(Philadelphia, PA) - Infertility prevents roughly 6.1 million people in the United States from having children. As a result, infertile individuals and couples commonly seek to become parents through assisted reproductive technology (ART). Since 1981, approximately 177,000 babies have been born via ART: and, in one year alone (2000), some 100,000 cycles of ART were attempted, resulting in 60,253 live births. Beyond the factors of infertility and a candidate's ability to afford treatment, little is known about the qualifications that ART programs use to determine a candidate's eligibility for parenthood. This raises the question: Should there be guidelines to determine who should be eligible to use this technology for reproduction?
A new study sponsored by the Center for Bioethics at the University of Pennsylvania School of Medicine sheds important light on the values that govern access to ART. The study, published in the January 2005 issue of the journal Fertility and Sterility, reveals an alarming inconsistency in the candidate-screening practices of different ART programs in the United States. Indeed, "the majority of programs in the U.S. do not have a formal policy for screening, leaving individual clinics and programs to set their own boundaries" says Andrea Gurmankin, PhD, principal investigator for the study, which was completed while Gurmankin was still a member of Penn's faculty: she has since joined the Harvard School of Public Health, where she now serves as Assistant Professor in the Department of Society, Human Development and Health. By contrast, many countries, such as the United Kingdom, have national or professional guidelines for screening program candidates.
According to the researchers, the important role played by clinics in controlling access to ART in the U.S. emphasizes the need to more openly discuss and, in turn, establish ART candidate-screening qualifications to ensure equality across different programs. The study also revealed that "… the majority of the ART programs believe that they have the right and responsibility to screen candidates before providing them with assisted reproductive technologies to conceive a child… the key value being that they ensure a prospective child's safety and welfare and not risk the welfare of the prospective mother."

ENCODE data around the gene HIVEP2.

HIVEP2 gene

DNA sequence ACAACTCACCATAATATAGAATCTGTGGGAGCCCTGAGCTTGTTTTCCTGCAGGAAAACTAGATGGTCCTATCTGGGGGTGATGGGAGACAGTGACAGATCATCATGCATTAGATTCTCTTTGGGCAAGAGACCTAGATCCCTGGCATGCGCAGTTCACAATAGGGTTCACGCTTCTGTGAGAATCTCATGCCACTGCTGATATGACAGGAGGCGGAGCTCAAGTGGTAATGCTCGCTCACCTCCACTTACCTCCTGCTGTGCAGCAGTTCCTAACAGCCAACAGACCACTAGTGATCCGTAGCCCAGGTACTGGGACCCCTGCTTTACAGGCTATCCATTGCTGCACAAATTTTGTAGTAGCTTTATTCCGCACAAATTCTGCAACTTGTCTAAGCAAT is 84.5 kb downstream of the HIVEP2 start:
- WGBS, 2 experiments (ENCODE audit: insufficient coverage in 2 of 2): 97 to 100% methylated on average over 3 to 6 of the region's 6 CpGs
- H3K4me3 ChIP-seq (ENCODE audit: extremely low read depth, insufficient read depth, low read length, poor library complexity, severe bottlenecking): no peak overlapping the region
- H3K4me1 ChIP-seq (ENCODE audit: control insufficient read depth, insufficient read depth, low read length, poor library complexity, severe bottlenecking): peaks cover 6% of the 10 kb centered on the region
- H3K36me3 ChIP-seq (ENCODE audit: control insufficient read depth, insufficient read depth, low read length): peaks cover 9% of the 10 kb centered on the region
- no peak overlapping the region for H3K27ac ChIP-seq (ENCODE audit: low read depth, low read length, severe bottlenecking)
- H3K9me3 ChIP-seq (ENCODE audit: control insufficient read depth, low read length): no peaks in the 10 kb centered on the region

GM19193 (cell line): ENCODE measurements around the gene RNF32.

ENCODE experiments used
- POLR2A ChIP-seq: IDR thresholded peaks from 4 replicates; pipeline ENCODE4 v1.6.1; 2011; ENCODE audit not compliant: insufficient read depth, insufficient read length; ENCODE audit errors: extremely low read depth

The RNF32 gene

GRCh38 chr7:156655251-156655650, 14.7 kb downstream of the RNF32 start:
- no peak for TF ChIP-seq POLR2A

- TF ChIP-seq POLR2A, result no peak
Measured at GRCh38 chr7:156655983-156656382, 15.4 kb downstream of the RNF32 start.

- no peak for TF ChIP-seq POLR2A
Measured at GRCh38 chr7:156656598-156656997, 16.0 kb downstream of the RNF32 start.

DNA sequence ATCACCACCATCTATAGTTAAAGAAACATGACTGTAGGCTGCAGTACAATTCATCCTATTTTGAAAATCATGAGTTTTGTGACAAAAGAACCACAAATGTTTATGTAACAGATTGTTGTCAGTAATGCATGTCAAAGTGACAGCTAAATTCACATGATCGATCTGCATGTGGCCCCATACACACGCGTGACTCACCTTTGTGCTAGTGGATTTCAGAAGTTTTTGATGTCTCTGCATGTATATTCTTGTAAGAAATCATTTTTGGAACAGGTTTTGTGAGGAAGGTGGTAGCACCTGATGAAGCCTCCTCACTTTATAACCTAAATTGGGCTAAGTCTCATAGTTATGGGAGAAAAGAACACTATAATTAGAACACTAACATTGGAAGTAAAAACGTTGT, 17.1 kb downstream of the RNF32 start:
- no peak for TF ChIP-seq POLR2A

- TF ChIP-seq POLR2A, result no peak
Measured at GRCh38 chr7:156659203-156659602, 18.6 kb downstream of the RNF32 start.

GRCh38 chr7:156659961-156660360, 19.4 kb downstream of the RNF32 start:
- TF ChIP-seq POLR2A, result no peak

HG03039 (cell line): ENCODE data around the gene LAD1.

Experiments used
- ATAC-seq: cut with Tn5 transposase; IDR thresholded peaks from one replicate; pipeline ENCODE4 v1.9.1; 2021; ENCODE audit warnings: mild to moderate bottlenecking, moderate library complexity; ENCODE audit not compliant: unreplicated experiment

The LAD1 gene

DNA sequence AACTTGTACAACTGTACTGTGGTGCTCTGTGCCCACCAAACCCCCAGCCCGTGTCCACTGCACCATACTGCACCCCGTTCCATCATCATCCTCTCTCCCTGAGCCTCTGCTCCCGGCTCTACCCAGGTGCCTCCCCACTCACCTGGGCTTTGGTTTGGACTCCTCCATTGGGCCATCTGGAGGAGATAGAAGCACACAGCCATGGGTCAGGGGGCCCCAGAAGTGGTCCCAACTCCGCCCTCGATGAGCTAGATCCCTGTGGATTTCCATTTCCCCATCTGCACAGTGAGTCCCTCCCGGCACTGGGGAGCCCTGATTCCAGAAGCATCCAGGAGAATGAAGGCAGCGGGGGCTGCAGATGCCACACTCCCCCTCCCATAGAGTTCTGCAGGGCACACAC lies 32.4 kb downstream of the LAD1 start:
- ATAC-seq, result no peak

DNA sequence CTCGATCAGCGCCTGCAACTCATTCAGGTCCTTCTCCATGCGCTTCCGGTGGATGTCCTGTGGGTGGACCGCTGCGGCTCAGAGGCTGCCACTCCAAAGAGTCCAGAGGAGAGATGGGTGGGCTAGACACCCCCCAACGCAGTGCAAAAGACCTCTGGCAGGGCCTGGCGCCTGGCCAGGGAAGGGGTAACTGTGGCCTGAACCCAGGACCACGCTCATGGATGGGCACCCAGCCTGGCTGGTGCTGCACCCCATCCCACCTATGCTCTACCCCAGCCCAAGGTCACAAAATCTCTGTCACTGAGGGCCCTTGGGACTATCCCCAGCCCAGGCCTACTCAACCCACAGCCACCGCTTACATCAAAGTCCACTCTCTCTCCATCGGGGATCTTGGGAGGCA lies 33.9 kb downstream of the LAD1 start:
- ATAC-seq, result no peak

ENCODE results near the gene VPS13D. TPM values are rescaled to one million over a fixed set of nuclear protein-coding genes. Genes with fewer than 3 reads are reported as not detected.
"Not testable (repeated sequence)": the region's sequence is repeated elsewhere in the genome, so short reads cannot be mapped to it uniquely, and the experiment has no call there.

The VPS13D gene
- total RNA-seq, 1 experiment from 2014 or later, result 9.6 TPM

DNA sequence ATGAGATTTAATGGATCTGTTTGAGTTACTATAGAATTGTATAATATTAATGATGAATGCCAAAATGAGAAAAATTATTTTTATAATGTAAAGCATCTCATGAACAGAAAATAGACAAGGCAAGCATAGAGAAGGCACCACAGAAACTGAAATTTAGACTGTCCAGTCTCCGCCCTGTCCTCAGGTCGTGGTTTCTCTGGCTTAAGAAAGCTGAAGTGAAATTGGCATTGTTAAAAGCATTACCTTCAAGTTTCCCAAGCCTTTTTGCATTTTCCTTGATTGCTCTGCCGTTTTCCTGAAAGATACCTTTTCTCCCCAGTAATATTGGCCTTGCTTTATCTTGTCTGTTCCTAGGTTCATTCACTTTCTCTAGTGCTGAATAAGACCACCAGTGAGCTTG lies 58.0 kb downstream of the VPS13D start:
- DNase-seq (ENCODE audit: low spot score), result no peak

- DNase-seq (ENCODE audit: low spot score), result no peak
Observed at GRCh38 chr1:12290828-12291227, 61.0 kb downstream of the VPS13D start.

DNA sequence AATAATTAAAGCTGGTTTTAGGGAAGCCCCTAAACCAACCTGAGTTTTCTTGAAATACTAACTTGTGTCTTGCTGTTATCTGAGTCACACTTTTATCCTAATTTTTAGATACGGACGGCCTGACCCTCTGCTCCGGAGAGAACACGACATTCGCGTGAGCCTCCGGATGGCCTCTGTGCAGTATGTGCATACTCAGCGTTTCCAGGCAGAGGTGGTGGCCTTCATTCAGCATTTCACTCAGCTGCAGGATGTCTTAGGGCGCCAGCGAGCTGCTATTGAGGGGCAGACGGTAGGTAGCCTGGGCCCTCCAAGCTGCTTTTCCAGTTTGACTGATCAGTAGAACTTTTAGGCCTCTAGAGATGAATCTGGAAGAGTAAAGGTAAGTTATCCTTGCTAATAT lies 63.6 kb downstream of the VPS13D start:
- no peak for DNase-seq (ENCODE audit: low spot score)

The study also found that there was a significant variation across programs in their reported likelihood of turning away candidates. The researchers found, for instance, that when program directors were addressed with a hypothetical situation in which the prospective "mom" in a couple was addicted to marijuana, 33% of the programs said they would accept the couple for ART services, whereas 47% of programs would have denied that couple access. The researchers also found that a couple on welfare is as likely to be granted access as they are to be denied. "The frequency of these variations highlight the need for a formal policy and common guidelines for candidate screening utilized by all ART facilities," states co-author Arthur Caplan, PhD, Chair of the Department of Medical Ethics at Penn's School of Medicine.
The study began in 2001 when a six-member expert panel -- which included infertility specialists, an obstetrician/gynecologist, bioethicists, and a clinical psychologist from an ART clinic -- developed a survey and refined it into a final questionnaire. A total of 210 out of 369 ART program directors responded to the anonymous, self-administered, mailed questionnaire.
In addition to Drs. Gurmankin and Caplan, the research team included Andrea Braverman, PhD, from the Woman's Institute for Fertility, Endocrinology and Menopause, in Philadelphia.
Source: Eurekalert & othersLast reviewed: By John M. Grohol, Psy.D. on 21 Feb 2009
Published on PsychCentral.com. All rights reserved.
Happiness is an imaginary condition, formerly attributed by the living to the dead, now usually attributed by adults to children, and by children to adults.
-- Thomas Szasz